In the first scene of the first episode of “Nikki Fre$h,” Nicole Richie — clad in a floor-length gown and bejeweled headband, with her assistant Jared in tow — saunters into her husband Joel and brother-in-law Benji Madden’s office for a meeting where she pitches the Good Charlotte members on her next big idea: making trap music for her plants. Or, more specifically, a new sub-genre she dubs “parent trap.”
The inspiration for the scene came from an actual pitch meeting Richie had with the Madden brothers. Her trap alter-ego — and the one taking center stage on the short-form series streaming on Quibi — Nikki Fre$h is rooted in a hashtag Richie started using to accompany posts about her edible garden.
“I fell in love with it, and started hashtagging all my harvests because that’s what Oprah does so I was like, I have to also,” Richie told Variety on the “Variety After-Show.”
Richie, who’s also an executive producer, worked with the same producing team behind VH1’s “Candidly Nicole.”
The show itself is in part a send-up of wellness culture (she and her assistant try to sell “crystal granola” at a grocery store) and environmental awareness.
Each episode concludes with a music video for a song that Richie helped write (with singer Sarah Hudson and producer Andrew Goldstein) and rap. The songs are also available on Apple iTunes and Spotify following each episode, and will culminate in a to-be-released comedy album.
“Nikki Fre$h” is the first time she and husband Joel Madden have collaborated professionally, with Madden accompanying her in the studio whenever she had to record.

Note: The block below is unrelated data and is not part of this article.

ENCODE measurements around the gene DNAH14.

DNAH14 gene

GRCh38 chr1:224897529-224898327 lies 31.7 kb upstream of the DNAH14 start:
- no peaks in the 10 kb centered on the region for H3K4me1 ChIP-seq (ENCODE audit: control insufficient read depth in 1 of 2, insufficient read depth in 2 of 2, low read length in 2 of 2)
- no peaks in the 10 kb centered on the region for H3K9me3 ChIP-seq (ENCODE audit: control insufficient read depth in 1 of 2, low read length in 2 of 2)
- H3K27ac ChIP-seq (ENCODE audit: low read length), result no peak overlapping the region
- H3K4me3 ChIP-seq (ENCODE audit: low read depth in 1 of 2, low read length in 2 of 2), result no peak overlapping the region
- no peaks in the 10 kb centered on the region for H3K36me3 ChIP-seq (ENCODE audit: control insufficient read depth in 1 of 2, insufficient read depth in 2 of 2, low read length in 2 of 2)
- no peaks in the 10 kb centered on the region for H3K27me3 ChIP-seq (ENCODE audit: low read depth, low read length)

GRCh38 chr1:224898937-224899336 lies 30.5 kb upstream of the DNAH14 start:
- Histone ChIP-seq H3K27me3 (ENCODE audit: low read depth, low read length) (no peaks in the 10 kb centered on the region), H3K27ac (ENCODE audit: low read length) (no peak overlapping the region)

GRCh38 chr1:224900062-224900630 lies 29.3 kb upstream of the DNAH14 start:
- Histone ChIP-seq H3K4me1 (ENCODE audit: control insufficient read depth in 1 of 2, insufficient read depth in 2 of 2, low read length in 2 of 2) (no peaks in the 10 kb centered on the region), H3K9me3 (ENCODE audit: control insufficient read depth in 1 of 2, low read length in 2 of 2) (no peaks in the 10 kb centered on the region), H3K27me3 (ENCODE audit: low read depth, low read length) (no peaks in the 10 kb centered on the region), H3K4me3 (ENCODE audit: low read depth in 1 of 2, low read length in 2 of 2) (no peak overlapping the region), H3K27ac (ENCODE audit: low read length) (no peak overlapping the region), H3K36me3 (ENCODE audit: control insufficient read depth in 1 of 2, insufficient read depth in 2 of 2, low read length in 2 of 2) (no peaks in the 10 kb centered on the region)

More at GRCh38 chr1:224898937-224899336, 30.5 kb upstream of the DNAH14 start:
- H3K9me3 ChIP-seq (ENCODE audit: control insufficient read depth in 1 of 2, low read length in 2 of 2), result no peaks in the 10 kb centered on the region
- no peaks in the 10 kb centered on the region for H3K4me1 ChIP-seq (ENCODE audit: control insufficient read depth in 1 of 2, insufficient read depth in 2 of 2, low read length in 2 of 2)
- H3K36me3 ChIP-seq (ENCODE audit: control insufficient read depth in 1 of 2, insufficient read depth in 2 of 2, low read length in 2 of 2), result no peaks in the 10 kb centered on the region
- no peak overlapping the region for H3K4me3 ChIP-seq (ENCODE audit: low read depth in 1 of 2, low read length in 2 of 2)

“My first time ever in the studio, he just plopped right down really casual, looked at me and was like, ‘Go,’” she recalled. “I was like, um, I’m going to need some vocal warm-ups, need you to not look at me.”
Richie also recruited Bill Nye for one episode that addresses bee colony collapse disorder, a topic both she and Nye are passionate about.
“I want him to be on the show permanently. He’s so smart and sweet and good-looking. He’s got hot science energy. Big science energy,” said Richie, who has her own beehives and shares their honey with friends. The episode concludes with the song “Bee’s Tea.”
Richie’s passion for gardening is something she is leaning into more during the coronavirus pandemic, as she avoids grocery stores. She is unsure of when she will return to her gig as a judge on Amazon Prime Video’s fashion competition series “Making the Cut,” and her own apparel and accessories line, House of Harlow 1960, is currently on hold.
“I work in entertainment, and I work in fashion and those things have come to a halt. It’s scary at times,” she said. “These are conversations my husband and I have to sit down every day and talk about possibilities of ways to figure out our lives. It’s a first for all of us, really.”
Right now — and contrary to the over-the-top Nikki Fre$h — Richie said she’s focused on keeping her family on a schedule and gathering a spring harvest from her garden (fava beans, eggplant and garlic are coming in).
When asked who her go-to trap artist is, Richie said her “go-to everything” is Big Freedia, with whom she hopes to collaborate one day. In the meantime, she’s hoping Nikki Fre$h’s songs will one day turn into club bangers, similar to the ones she used to hear in her club-frequenting days.
“I’m hoping that DJs all around the world will start playing ‘Bee’s Tea’ and people will be swaying and chanting,” she said. “So they’ll leave dehydrated. Also, a little educated.”
Watch the full interview with Nicole Richie on the “Variety After-Show” above.